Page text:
Government of Venezuela brought some heavy measures in order to rationalize. The country is now on the verge of an economic breakdown.
In the last few weeks the government have deliberately downsized by shutting down most of its offices 6 days a week. Electricity and water are being rationed and many areas of the country are barely surviving as a result.
Many people cannot make international calls from their phones because of a dispute between the government and phone companies over currency regulations and rates.
Coca-Cola Femsa, the Mexican company that bottles Coke in the country, has even said it was halting production of sugary soft drinks because it was running out of sugar.
Last week, protests turned violent in parts of the country where demonstrators demanded empty supermarkets be resupplied. And on Friday, the government said it would continue its truncated workweek for an additional 15 days.
“There’s been plenty of problems, but one thing I haven’t seen until now is protests simply to get food,” said David Smilde, a Caracas-based analyst for the Washington Office on Latin America, a human rights group, referring to the demonstrations last week.
The growing economic crisis — fueled by low prices for oil, the country’s main export; a drought that has crippled Venezuela’s ability to generate hydroelectric power; and a long decline in manufacturing and agricultural production — has turned into an intensely political one for President Nicolás Maduro. This month, he declared a state of emergency, his second this year, and ordered military exercises, citing foreign threats.
But the president looks increasingly encircled.
American officials say the multiplying crises have led Mr. Maduro to fall out of favor with members of his own socialist party, who they believe may turn on him, leading to chaos in the streets.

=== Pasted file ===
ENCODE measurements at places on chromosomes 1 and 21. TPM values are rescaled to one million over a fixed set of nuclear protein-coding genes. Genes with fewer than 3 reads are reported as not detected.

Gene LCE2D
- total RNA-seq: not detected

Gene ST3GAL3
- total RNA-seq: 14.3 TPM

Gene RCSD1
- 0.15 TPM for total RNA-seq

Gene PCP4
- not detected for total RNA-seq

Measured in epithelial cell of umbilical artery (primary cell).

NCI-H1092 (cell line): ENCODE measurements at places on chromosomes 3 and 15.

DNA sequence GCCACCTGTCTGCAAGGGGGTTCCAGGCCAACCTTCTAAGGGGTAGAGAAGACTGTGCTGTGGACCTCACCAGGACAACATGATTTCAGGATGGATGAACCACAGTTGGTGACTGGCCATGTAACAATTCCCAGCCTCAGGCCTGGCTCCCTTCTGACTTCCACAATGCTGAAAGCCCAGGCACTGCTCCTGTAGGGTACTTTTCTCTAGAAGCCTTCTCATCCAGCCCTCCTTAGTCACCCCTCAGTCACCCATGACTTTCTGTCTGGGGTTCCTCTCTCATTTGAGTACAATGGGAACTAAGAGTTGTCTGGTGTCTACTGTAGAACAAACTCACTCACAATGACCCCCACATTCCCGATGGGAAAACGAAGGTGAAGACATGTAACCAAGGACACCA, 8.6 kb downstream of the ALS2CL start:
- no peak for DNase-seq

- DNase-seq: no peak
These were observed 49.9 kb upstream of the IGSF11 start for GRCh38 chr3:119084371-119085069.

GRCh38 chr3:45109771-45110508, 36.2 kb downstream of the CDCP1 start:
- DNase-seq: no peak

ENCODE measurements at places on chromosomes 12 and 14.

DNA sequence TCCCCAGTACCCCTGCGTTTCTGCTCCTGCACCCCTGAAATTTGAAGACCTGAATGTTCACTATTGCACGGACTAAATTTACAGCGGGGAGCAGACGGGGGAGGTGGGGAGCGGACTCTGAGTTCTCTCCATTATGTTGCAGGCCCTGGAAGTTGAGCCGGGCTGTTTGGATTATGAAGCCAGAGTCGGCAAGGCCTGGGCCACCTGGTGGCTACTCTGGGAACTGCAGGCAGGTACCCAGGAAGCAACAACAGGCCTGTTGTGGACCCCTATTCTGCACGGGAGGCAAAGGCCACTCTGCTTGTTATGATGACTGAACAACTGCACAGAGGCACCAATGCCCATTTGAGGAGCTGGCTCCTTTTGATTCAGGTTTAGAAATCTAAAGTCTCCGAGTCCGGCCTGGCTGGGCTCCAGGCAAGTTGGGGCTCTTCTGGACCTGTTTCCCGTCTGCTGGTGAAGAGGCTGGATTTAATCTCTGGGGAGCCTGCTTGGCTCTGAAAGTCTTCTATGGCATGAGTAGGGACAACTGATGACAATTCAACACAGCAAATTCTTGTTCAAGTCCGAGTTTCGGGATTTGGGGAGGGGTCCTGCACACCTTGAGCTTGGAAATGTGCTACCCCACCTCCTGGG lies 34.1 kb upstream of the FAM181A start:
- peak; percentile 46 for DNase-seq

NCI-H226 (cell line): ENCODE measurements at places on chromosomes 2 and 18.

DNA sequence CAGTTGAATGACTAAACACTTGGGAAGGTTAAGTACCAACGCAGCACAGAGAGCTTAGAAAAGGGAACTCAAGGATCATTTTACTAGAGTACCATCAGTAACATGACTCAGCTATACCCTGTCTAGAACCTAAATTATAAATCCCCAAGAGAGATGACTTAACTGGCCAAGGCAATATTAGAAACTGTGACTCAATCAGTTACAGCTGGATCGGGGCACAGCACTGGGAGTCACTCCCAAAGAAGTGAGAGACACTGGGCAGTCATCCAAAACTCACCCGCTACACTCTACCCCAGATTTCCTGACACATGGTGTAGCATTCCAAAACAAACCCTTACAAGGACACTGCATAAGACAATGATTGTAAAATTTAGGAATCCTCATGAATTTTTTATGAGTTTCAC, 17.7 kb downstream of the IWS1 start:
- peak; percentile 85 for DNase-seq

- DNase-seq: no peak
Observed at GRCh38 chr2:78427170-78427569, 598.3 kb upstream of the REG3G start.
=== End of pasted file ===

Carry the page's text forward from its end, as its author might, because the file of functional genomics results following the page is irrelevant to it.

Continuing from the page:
Old allies like Brazil, whose leftist president, Dilma Rousseff, was removed this month pending an impeachment trial, are now openly criticizing Venezuela. José Mujica, the leftist former president of Uruguay last week called Mr. Maduro “crazy like a goat.”
The regional tensions came to a head last week when Mr. Maduro went on television to chide the Organization of American States, which has criticized Venezuela’s handling of the economic and political crises. Mr. Maduro took aim at Luis Almagro, its secretary general, calling him a “longtime traitor” and implying he was a spy.
Venezuela’s government says the problems are the result of an “economic war” being waged by elites who are hoarding supplies, as well as the American government’s efforts to destabilize the country.
But most economists agree that Venezuela is suffering from years of economic mismanagement, including over-dependence on oil and price controls that led many businesses to stop making products.
Some Venezuelans are channeling their frustrations into demonstrations against the government. Mr. Maduro’s opponents, who now control the National Assembly, have been staging weekly protests in support of the recall referendum.
Last Wednesday, protesters clashed with police officers who fired tear gas at the demonstrations and were attacked with bottles and rocks.
“The economic situation of this country is collapse,” Pablo Parada, a law student, who was participating last week in a hunger strike in front of the O.A.S. office in Caracas. “There are people who go hungry now.”
Mr. Parada said the purpose of his hunger strike was to pressure the O.A.S. to push Venezuelan officials to allow the referendum to take place this year, the only way he felt the country could recover.
There is often little traffic in Caracas simply because so few people, either for lack of money or work, are going out.